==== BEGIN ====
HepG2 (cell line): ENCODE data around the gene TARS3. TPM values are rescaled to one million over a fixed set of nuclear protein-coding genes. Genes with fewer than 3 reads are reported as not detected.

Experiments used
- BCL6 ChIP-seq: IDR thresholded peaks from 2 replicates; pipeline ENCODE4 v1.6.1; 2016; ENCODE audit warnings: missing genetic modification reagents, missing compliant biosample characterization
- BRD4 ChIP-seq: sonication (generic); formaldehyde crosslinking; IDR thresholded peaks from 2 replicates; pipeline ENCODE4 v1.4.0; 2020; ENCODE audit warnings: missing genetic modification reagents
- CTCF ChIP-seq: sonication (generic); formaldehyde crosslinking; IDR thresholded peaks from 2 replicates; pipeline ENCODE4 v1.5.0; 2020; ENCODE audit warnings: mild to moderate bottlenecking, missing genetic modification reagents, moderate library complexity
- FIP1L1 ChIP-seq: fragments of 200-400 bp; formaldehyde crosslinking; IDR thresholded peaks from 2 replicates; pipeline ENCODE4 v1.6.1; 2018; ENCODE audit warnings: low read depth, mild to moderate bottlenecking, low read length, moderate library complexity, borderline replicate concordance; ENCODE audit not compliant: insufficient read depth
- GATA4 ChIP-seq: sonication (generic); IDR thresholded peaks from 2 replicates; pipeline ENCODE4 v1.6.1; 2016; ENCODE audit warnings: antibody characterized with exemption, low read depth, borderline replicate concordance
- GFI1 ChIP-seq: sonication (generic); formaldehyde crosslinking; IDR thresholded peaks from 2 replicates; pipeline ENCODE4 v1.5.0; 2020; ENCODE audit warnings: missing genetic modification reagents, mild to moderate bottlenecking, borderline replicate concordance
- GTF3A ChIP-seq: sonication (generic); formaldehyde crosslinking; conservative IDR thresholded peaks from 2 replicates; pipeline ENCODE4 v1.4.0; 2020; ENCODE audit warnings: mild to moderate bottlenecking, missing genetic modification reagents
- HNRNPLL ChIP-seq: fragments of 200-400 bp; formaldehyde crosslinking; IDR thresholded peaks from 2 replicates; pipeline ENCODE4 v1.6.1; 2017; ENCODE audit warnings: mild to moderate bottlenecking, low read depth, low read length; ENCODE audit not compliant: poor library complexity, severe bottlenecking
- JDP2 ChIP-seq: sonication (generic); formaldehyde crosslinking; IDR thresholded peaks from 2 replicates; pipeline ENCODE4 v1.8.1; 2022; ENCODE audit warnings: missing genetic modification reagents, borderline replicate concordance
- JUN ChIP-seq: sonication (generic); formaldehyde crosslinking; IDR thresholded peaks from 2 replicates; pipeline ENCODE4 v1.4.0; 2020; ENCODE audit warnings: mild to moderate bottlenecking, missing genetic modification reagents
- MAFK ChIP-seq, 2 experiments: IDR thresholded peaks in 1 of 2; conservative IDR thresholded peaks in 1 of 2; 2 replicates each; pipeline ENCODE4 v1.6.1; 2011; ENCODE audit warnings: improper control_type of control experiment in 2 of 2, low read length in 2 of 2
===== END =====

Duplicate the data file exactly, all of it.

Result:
HepG2 (cell line): ENCODE data around the gene TARS3. TPM values are rescaled to one million over a fixed set of nuclear protein-coding genes. Genes with fewer than 3 reads are reported as not detected.

Experiments used
- BCL6 ChIP-seq: IDR thresholded peaks from 2 replicates; pipeline ENCODE4 v1.6.1; 2016; ENCODE audit warnings: missing genetic modification reagents, missing compliant biosample characterization
- BRD4 ChIP-seq: sonication (generic); formaldehyde crosslinking; IDR thresholded peaks from 2 replicates; pipeline ENCODE4 v1.4.0; 2020; ENCODE audit warnings: missing genetic modification reagents
- CTCF ChIP-seq: sonication (generic); formaldehyde crosslinking; IDR thresholded peaks from 2 replicates; pipeline ENCODE4 v1.5.0; 2020; ENCODE audit warnings: mild to moderate bottlenecking, missing genetic modification reagents, moderate library complexity
- FIP1L1 ChIP-seq: fragments of 200-400 bp; formaldehyde crosslinking; IDR thresholded peaks from 2 replicates; pipeline ENCODE4 v1.6.1; 2018; ENCODE audit warnings: low read depth, mild to moderate bottlenecking, low read length, moderate library complexity, borderline replicate concordance; ENCODE audit not compliant: insufficient read depth
- GATA4 ChIP-seq: sonication (generic); IDR thresholded peaks from 2 replicates; pipeline ENCODE4 v1.6.1; 2016; ENCODE audit warnings: antibody characterized with exemption, low read depth, borderline replicate concordance
- GFI1 ChIP-seq: sonication (generic); formaldehyde crosslinking; IDR thresholded peaks from 2 replicates; pipeline ENCODE4 v1.5.0; 2020; ENCODE audit warnings: missing genetic modification reagents, mild to moderate bottlenecking, borderline replicate concordance
- GTF3A ChIP-seq: sonication (generic); formaldehyde crosslinking; conservative IDR thresholded peaks from 2 replicates; pipeline ENCODE4 v1.4.0; 2020; ENCODE audit warnings: mild to moderate bottlenecking, missing genetic modification reagents
- HNRNPLL ChIP-seq: fragments of 200-400 bp; formaldehyde crosslinking; IDR thresholded peaks from 2 replicates; pipeline ENCODE4 v1.6.1; 2017; ENCODE audit warnings: mild to moderate bottlenecking, low read depth, low read length; ENCODE audit not compliant: poor library complexity, severe bottlenecking
- JDP2 ChIP-seq: sonication (generic); formaldehyde crosslinking; IDR thresholded peaks from 2 replicates; pipeline ENCODE4 v1.8.1; 2022; ENCODE audit warnings: missing genetic modification reagents, borderline replicate concordance
- JUN ChIP-seq: sonication (generic); formaldehyde crosslinking; IDR thresholded peaks from 2 replicates; pipeline ENCODE4 v1.4.0; 2020; ENCODE audit warnings: mild to moderate bottlenecking, missing genetic modification reagents
- MAFK ChIP-seq, 2 experiments: IDR thresholded peaks in 1 of 2; conservative IDR thresholded peaks in 1 of 2; 2 replicates each; pipeline ENCODE4 v1.6.1; 2011; ENCODE audit warnings: improper control_type of control experiment in 2 of 2, low read length in 2 of 2